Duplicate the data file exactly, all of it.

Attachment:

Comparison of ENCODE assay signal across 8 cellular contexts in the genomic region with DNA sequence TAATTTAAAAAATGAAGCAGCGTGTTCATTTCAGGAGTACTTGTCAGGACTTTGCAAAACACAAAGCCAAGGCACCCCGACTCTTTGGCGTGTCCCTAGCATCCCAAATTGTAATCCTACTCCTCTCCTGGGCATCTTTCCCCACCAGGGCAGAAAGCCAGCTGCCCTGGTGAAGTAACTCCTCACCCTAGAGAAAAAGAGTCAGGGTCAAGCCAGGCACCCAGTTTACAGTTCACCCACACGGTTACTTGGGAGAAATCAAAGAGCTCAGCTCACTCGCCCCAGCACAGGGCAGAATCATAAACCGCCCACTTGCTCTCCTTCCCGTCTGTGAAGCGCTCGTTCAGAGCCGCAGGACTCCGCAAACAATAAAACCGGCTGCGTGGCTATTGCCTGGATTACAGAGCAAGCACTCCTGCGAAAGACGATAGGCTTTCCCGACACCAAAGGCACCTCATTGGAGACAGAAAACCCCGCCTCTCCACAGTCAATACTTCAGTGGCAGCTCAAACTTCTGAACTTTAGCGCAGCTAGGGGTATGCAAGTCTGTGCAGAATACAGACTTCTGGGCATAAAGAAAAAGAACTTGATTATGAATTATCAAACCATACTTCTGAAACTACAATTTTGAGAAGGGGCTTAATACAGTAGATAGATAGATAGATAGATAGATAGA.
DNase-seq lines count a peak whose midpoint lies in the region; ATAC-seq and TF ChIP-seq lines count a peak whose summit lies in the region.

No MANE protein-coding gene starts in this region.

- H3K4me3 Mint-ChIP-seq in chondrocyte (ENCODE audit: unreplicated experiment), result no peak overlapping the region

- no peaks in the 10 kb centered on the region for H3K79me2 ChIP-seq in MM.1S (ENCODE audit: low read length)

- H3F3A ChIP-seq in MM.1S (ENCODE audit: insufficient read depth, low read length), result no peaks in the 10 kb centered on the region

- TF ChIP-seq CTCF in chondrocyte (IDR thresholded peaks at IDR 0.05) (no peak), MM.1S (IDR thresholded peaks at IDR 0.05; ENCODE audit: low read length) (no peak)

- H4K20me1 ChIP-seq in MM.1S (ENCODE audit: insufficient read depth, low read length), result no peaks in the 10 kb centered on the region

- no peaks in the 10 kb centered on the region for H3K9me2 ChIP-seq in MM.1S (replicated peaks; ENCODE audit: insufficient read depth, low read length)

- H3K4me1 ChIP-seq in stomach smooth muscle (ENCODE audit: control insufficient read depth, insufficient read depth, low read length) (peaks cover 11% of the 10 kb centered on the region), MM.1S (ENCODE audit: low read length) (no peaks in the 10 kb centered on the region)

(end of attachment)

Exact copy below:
Comparison of ENCODE assay signal across 8 cellular contexts in the genomic region with DNA sequence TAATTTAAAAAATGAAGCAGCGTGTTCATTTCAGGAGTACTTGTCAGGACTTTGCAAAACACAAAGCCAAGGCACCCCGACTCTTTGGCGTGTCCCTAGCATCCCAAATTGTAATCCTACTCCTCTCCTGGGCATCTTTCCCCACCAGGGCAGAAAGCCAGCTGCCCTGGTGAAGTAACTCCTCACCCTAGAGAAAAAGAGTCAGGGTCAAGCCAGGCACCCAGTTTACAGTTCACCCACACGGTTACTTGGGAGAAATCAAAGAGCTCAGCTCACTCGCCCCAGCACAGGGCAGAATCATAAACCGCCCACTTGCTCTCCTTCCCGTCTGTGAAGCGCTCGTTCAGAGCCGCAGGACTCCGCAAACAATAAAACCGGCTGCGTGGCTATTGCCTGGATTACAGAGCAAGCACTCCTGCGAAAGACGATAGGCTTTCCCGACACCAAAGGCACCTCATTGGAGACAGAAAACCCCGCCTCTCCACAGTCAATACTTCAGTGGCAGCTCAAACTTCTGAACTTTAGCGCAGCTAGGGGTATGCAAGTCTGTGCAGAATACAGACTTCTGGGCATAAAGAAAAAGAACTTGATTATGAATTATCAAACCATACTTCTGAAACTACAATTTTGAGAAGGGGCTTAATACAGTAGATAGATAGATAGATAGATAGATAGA.
DNase-seq lines count a peak whose midpoint lies in the region; ATAC-seq and TF ChIP-seq lines count a peak whose summit lies in the region.

No MANE protein-coding gene starts in this region.

- H3K4me3 Mint-ChIP-seq in chondrocyte (ENCODE audit: unreplicated experiment), result no peak overlapping the region

- no peaks in the 10 kb centered on the region for H3K79me2 ChIP-seq in MM.1S (ENCODE audit: low read length)

- H3F3A ChIP-seq in MM.1S (ENCODE audit: insufficient read depth, low read length), result no peaks in the 10 kb centered on the region

- TF ChIP-seq CTCF in chondrocyte (IDR thresholded peaks at IDR 0.05) (no peak), MM.1S (IDR thresholded peaks at IDR 0.05; ENCODE audit: low read length) (no peak)

- H4K20me1 ChIP-seq in MM.1S (ENCODE audit: insufficient read depth, low read length), result no peaks in the 10 kb centered on the region

- no peaks in the 10 kb centered on the region for H3K9me2 ChIP-seq in MM.1S (replicated peaks; ENCODE audit: insufficient read depth, low read length)

- H3K4me1 ChIP-seq in stomach smooth muscle (ENCODE audit: control insufficient read depth, insufficient read depth, low read length) (peaks cover 11% of the 10 kb centered on the region), MM.1S (ENCODE audit: low read length) (no peaks in the 10 kb centered on the region)